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Rubio Argues in Michigan He's the 'Conservative Who Can Win This Race'

Sen. Marco Rubio (R-Fla.) shakes hands with audience members during a campaign event on Feb. 23, 2016, in Kentwood, Mich. (AP Photo/Paul Sancya)

GRAND RAPIDS, Mich. — Sen. Marco Rubio (R-Fla.) told about 1,500 people at a Tuesday rally, hours before those supporters learned their man came in a distant second in the Nevada caucuses, that he’s the best option GOPs have to both unite the Republican Party and defeat either Hillary Clinton or Sen. Bernie Sanders (I-Vt.).

Before his Grand Rapids rally, Rubio was at events in Las Vegas and Minneapolis. At all three stops, Rubio admitted to supporters he might not have been their first or even second choice for the Republican Party’s presidential nomination. But now that only five candidates are left, Rubio said he’s the GOP’s best shot at the White House.

“If we’re still angry, and fighting and bickering and a third of our voters are saying I’m not voting ‘cause I don’t like the guy or gal who won, we lose. We have to come together,” NBC reported Rubio said in Minnesota.

In Grand Rapids, Rubio threw verbal punches at Donald Trump and Sen. Ted Cruz (R-Texas) without mentioning either by name.

Rubio jabbed at Trump’s style of campaigning when he said, “Anger and frustration can motivate us, but anger and frustration by themselves cannot solve our problems.”

The Florida Republican punched at Cruz by saying that he, Rubio, is the “conservative who can win this race.”

Rubio called out President Obama as a “weak” commander in chief. The member of the Senate Foreign Relations and Intelligence committees also promised a “Reagan”-style rebuilding of the U.S. military.

Rubio told his audience in Grand Rapids that they would enjoy his presidency if only because for the first time in eight years they would have a president in the White House who followed the U.S. Constitution.

As for Clinton, Rubio only said she was “disqualified to be commander in chief” because she had transmitted top-secret emails through her private server.

The senator also took a swipe at Sanders and his supporters by offering some advice. “If you want to live in a socialist country, you should move to a socialist country,” he said.

Perhaps it was the boisterous applause from the 1,500 supporters who started chanting “Marco, Marco” close to an hour before he hit the stage that kept Rubio going. Or maybe he was still running on the fuel of the close to two dozen endorsements he had received in the past few days, but speaking in Grand Rapids, Rubio did not seem dissuaded by what he must have known at the time would be another short-of-first performance in Nevada.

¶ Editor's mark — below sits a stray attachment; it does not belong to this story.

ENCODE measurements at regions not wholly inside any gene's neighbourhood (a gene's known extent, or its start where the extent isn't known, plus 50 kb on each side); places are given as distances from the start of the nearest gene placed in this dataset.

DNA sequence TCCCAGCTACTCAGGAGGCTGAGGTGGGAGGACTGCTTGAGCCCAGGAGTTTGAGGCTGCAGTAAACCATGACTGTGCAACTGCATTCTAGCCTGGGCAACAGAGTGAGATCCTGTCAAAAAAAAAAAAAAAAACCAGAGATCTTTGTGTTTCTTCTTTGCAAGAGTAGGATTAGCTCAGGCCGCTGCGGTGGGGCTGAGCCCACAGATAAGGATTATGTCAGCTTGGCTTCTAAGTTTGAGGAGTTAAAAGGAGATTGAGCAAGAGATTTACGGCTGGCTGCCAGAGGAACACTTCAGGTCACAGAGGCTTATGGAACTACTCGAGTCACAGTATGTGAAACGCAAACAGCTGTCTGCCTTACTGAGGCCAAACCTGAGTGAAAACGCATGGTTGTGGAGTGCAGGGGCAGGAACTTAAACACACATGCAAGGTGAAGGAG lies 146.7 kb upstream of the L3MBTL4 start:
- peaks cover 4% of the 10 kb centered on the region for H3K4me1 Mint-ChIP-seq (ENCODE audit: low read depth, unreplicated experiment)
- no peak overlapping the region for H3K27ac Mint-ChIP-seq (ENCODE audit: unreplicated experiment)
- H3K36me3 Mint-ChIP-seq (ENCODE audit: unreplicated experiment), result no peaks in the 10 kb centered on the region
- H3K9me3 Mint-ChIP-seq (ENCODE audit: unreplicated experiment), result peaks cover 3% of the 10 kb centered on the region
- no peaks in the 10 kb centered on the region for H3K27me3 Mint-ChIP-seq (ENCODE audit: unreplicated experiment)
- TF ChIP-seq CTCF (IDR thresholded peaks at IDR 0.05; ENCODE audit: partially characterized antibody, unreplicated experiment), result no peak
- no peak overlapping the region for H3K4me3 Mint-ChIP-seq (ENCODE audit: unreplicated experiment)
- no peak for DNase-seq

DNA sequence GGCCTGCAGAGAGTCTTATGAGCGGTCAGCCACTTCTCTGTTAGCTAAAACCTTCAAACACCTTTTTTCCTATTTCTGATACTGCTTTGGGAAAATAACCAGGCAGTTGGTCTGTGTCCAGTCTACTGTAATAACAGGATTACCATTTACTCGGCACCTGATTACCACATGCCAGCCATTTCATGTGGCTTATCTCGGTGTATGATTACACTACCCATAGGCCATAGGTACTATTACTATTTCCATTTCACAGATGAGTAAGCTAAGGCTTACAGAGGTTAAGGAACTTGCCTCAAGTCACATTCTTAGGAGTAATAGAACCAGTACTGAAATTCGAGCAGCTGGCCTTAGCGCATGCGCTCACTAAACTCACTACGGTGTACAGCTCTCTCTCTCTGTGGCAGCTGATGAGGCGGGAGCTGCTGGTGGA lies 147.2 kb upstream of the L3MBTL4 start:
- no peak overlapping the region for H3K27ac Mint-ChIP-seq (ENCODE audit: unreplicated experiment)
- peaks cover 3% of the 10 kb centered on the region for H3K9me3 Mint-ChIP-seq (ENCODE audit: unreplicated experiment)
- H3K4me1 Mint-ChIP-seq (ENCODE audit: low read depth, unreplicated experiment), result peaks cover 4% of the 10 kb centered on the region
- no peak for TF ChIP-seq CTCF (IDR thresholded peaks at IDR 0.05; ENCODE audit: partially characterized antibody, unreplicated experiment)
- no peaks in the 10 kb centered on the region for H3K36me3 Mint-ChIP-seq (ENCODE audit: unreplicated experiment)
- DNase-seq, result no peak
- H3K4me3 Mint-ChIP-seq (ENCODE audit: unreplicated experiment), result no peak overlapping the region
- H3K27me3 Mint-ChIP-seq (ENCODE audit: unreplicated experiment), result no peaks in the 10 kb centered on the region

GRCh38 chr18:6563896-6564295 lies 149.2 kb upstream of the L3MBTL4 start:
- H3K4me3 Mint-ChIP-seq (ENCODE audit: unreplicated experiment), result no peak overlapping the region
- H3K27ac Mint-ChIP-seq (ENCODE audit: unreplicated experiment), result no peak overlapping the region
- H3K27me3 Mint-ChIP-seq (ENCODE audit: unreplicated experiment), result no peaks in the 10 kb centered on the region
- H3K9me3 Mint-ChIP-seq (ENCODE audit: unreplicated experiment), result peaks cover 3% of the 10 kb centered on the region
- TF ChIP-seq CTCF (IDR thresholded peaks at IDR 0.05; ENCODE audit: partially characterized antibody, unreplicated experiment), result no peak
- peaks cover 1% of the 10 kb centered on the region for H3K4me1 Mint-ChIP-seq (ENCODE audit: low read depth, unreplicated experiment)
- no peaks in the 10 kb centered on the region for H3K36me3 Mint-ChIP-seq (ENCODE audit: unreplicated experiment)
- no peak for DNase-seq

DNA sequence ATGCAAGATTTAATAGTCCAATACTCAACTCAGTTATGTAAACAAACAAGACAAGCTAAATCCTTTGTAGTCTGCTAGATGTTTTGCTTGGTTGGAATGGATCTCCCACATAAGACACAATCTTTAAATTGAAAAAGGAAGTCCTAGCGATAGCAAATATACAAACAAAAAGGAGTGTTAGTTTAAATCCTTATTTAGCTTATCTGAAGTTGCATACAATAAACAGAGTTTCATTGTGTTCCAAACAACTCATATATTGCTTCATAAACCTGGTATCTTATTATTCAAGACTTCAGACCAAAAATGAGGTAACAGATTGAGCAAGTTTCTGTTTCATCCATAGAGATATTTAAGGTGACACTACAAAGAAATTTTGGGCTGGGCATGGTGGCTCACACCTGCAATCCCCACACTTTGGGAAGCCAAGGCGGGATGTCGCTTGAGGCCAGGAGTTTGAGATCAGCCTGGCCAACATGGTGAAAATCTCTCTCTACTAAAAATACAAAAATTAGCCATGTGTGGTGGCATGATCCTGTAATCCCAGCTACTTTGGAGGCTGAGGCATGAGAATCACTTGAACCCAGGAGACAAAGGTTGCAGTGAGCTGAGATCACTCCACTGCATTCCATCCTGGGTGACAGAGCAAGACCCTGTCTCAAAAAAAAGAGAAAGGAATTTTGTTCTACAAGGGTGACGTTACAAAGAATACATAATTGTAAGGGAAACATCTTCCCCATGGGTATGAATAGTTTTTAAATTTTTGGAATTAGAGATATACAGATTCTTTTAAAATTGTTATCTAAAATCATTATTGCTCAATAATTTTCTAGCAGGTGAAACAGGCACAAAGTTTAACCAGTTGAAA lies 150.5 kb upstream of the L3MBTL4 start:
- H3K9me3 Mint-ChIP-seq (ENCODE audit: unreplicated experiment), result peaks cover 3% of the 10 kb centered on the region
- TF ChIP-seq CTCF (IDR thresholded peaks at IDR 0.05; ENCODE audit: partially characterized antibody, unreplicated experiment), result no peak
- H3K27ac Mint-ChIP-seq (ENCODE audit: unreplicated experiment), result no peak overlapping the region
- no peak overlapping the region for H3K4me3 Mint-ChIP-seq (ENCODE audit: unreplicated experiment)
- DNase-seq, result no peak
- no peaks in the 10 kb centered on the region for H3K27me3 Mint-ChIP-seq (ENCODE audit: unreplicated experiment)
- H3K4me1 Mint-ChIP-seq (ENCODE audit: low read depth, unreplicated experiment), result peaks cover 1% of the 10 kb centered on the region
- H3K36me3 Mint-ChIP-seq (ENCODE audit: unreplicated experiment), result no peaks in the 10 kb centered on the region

Rubio told his Grand Rapids supporters that when they cast a ballot for him in the Michigan GOP primary on March 8, they would be doing more than voting for a GOP presidential nominee; they would be voting for the next president of the United States.

The Real Clear Politics polling average in Michigan showed Trump with a 20.7 percent lead over his nearest rival, Ohio Gov. John Kasich. Cruz was in third place, followed by Rubio, who was more than 22 points behind Trump.

Richard Czuba, the president of the Glengariff Group, a Michigan firm that conducted a GOP presidential primary poll for the Detroit News in mid-February, said Republicans either love the New York billionaire or they hate him. There’s no in between.

And independent voters in Michigan don’t like Trump.

However, Cruz, Rubio, and the rest of the pack are turning out to be each other’s worst enemies.

“It’s somewhat ironic that Donald Trump is building his lead in Michigan on the backs of voters who are pro-choice and don’t attend church regularly,” Czuba told the Detroit News. “The problem for all of the other candidates is they’re all fighting to be the bridesmaid right now, but they’re not fighting to be the bride.”